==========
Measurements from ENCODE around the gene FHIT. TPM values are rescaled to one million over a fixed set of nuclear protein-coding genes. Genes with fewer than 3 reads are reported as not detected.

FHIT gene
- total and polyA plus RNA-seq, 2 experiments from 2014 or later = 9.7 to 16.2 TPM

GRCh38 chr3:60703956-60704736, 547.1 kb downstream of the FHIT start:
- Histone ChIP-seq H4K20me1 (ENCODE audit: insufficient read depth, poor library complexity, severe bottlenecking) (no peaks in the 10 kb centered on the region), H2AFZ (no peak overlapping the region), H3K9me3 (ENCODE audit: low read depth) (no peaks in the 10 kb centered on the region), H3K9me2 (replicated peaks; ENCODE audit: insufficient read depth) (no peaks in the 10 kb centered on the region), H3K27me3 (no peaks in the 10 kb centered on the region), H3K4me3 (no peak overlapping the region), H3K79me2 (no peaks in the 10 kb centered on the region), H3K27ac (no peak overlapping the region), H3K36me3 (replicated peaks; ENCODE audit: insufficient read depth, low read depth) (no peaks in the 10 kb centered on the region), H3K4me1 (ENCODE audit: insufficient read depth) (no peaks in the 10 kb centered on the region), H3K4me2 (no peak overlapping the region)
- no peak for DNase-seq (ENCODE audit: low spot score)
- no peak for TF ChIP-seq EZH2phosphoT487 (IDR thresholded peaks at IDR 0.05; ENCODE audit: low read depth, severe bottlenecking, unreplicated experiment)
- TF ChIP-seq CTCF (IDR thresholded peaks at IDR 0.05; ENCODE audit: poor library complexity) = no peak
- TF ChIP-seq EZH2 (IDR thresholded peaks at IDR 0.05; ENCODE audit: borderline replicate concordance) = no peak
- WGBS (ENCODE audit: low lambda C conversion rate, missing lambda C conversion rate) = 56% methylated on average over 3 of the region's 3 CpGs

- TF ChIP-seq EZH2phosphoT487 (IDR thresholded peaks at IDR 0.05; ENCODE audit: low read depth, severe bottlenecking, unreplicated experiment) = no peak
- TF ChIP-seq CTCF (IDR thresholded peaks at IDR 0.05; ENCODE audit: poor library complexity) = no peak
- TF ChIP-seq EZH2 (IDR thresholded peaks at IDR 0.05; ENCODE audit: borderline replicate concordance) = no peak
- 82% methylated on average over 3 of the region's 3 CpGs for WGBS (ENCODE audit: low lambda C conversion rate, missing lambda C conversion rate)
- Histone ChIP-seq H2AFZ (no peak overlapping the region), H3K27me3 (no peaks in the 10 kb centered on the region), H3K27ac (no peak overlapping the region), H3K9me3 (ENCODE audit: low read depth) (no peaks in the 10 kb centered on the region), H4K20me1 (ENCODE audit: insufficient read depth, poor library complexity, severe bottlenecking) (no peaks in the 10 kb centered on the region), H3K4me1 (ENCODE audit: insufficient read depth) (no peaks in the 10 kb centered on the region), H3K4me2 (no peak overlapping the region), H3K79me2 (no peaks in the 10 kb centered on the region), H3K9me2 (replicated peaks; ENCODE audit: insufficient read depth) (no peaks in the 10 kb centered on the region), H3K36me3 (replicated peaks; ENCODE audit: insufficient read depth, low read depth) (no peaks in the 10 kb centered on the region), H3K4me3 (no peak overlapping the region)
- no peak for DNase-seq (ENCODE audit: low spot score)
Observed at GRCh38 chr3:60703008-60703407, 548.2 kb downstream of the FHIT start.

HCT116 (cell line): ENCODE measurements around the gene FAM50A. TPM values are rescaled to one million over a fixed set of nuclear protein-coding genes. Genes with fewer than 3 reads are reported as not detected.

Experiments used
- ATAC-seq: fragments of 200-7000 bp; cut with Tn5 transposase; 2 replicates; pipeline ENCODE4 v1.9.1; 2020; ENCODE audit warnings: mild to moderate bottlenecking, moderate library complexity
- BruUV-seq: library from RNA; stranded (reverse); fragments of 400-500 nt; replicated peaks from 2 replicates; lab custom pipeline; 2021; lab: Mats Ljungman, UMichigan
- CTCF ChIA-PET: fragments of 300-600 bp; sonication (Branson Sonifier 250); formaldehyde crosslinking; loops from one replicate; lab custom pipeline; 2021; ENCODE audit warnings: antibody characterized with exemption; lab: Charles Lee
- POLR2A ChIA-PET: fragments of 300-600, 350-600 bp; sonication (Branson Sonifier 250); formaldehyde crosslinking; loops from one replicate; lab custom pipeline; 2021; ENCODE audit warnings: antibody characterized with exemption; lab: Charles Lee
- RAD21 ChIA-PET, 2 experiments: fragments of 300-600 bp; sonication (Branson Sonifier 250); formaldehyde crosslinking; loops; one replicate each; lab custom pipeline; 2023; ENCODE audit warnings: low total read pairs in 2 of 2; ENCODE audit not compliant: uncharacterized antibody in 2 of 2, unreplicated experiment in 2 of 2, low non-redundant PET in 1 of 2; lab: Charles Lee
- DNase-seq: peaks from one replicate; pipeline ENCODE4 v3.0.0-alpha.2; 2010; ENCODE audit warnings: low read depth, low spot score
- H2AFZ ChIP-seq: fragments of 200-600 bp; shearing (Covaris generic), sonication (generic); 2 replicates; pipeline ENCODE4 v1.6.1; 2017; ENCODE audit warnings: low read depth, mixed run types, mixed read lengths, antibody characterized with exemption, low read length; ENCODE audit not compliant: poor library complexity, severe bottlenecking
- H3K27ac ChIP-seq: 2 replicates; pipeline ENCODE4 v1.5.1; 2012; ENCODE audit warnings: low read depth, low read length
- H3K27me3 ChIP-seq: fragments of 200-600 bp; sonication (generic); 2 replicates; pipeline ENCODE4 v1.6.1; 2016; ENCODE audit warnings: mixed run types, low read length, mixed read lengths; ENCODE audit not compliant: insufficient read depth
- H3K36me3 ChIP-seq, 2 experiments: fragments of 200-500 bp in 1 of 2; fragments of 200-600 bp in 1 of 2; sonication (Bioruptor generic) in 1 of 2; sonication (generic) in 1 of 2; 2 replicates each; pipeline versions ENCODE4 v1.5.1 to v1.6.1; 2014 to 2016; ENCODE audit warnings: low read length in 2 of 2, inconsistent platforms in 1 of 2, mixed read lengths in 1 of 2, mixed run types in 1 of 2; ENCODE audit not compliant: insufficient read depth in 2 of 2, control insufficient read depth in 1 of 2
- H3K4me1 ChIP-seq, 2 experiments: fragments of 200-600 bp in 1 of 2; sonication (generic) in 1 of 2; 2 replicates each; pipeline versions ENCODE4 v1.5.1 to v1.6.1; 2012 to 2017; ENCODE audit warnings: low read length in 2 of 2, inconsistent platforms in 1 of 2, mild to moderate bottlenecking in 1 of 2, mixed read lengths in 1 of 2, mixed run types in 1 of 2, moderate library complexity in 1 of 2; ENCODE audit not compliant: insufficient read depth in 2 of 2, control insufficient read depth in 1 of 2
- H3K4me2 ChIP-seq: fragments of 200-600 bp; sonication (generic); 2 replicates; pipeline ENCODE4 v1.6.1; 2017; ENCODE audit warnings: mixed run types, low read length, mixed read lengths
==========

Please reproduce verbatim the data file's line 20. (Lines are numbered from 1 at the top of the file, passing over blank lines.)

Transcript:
- ATAC-seq: fragments of 200-7000 bp; cut with Tn5 transposase; 2 replicates; pipeline ENCODE4 v1.9.1; 2020; ENCODE audit warnings: mild to moderate bottlenecking, moderate library complexity